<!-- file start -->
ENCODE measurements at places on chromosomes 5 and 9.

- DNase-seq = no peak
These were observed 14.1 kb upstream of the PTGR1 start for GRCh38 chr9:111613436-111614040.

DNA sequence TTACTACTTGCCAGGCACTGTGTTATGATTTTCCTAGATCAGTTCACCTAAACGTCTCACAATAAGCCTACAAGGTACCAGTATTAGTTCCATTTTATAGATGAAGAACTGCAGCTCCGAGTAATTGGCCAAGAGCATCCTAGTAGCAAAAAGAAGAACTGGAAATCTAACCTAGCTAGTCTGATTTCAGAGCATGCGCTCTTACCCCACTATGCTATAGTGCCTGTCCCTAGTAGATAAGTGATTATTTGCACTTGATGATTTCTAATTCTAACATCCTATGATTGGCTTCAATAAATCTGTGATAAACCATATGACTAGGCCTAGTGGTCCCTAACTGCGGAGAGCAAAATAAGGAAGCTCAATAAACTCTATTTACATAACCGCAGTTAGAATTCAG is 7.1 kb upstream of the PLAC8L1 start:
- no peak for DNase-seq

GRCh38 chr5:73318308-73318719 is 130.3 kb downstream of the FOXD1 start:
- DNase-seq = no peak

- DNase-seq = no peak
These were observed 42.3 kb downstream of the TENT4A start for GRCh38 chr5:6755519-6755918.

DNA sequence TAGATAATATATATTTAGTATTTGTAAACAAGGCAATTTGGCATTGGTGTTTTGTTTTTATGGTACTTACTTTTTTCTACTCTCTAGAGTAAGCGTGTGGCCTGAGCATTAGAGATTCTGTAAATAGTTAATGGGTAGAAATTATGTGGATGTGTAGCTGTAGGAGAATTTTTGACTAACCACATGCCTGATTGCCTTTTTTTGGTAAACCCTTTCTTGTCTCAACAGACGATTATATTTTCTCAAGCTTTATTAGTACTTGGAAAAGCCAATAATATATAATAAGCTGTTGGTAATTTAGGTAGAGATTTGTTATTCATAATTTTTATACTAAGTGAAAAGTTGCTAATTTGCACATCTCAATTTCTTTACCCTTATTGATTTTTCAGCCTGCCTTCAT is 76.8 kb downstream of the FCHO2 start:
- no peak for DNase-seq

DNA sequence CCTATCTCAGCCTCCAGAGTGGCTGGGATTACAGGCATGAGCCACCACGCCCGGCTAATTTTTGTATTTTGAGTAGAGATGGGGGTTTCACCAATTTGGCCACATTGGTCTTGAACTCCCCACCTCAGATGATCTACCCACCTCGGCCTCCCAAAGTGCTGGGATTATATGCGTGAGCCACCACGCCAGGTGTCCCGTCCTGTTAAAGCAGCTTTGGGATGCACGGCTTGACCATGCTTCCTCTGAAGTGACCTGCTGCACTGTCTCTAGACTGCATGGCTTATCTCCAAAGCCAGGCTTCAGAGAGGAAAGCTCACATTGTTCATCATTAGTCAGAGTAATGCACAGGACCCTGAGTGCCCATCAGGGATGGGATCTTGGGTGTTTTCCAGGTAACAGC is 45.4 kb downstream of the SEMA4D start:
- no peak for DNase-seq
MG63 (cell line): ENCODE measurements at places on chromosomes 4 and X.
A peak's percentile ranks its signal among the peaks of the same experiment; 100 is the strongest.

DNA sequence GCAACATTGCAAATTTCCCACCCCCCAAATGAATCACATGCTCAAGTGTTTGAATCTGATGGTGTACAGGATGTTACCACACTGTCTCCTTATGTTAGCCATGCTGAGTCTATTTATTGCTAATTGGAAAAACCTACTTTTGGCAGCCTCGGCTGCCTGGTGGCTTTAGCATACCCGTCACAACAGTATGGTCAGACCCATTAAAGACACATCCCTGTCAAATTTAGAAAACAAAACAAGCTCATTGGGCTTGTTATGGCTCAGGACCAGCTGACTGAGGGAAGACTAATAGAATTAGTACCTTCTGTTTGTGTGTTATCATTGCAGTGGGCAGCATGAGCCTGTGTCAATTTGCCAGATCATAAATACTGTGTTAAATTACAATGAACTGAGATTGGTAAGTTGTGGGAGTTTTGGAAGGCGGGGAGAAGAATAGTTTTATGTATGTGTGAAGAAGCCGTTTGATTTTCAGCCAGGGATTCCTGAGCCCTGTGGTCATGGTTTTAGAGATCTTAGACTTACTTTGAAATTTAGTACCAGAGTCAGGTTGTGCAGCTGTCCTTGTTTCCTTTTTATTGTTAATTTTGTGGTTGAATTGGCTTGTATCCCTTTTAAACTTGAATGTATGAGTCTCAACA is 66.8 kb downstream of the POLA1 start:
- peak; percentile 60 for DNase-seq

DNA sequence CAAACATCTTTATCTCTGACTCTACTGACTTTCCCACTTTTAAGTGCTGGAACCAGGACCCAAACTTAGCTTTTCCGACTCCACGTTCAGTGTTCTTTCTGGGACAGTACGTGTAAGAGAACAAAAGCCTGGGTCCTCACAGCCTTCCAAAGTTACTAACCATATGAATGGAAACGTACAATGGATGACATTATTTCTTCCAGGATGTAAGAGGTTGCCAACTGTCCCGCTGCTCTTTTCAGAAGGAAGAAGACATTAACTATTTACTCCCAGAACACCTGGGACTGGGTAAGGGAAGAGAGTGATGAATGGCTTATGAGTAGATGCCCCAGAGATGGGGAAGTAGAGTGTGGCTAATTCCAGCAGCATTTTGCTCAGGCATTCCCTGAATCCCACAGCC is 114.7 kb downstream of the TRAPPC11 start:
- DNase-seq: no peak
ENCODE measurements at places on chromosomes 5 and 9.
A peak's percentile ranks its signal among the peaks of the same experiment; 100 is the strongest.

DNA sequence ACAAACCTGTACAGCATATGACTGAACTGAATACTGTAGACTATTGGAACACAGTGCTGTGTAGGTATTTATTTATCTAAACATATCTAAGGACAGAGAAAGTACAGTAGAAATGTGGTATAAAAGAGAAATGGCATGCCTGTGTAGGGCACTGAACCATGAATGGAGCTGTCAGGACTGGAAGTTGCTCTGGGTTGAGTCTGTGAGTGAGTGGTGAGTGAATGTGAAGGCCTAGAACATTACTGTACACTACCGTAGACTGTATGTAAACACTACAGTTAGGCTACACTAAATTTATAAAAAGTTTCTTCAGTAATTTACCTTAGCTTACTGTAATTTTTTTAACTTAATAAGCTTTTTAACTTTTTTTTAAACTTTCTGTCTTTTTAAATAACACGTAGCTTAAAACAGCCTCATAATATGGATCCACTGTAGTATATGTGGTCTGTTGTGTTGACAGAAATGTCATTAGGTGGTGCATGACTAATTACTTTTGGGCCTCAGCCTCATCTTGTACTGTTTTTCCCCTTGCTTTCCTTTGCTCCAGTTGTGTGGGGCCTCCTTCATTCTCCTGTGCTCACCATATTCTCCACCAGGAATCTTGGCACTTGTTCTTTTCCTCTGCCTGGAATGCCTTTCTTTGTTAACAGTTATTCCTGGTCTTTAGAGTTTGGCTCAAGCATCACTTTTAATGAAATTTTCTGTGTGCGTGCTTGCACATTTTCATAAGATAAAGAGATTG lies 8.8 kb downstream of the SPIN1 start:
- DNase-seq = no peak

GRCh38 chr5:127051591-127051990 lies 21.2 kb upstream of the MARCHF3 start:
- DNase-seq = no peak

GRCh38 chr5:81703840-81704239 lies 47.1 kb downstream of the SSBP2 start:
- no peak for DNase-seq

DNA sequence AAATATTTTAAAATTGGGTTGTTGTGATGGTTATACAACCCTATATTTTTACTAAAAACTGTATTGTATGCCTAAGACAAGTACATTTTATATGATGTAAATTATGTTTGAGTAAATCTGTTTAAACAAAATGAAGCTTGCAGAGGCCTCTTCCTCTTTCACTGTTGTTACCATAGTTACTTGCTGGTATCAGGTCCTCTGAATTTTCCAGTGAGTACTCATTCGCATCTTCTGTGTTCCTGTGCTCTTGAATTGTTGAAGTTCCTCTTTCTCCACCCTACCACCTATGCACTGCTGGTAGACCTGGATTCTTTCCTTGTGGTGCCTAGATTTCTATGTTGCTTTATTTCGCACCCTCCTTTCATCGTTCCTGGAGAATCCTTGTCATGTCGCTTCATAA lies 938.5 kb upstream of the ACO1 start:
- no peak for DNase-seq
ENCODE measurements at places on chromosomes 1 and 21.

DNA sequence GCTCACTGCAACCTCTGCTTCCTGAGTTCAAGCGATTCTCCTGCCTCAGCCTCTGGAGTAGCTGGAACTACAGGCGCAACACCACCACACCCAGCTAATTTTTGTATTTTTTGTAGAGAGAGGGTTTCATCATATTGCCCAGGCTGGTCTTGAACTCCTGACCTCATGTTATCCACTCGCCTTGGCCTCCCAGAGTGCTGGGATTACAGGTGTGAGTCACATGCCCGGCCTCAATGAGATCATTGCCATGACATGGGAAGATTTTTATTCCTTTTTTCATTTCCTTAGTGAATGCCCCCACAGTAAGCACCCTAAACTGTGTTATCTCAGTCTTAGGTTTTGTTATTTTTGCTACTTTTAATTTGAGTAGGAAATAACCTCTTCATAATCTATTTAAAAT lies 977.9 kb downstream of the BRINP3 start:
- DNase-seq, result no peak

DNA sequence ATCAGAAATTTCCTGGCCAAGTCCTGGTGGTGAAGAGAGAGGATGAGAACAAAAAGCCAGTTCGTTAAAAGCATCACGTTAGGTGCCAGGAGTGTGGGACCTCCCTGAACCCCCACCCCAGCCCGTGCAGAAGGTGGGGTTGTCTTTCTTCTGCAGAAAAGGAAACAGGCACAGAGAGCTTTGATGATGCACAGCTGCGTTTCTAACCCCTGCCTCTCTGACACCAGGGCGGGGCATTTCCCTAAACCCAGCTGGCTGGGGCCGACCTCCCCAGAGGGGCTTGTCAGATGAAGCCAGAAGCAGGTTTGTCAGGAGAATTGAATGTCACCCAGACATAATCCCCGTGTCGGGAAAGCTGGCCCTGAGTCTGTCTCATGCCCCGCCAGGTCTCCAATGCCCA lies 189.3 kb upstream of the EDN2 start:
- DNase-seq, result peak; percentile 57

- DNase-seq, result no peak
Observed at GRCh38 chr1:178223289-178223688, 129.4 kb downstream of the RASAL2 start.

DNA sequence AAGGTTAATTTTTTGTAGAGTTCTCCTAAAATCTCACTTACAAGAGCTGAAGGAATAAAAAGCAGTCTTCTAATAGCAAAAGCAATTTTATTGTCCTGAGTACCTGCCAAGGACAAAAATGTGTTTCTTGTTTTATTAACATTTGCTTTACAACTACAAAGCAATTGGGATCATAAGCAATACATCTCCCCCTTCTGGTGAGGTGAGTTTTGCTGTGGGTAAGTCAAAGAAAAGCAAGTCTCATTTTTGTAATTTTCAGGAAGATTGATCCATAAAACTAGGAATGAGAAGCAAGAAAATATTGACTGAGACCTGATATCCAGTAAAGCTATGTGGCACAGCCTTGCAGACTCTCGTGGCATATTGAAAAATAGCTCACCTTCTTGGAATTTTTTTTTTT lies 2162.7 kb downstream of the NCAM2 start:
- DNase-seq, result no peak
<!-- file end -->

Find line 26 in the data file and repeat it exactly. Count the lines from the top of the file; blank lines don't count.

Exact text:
GRCh38 chr5:81703840-81704239 lies 47.1 kb downstream of the SSBP2 start: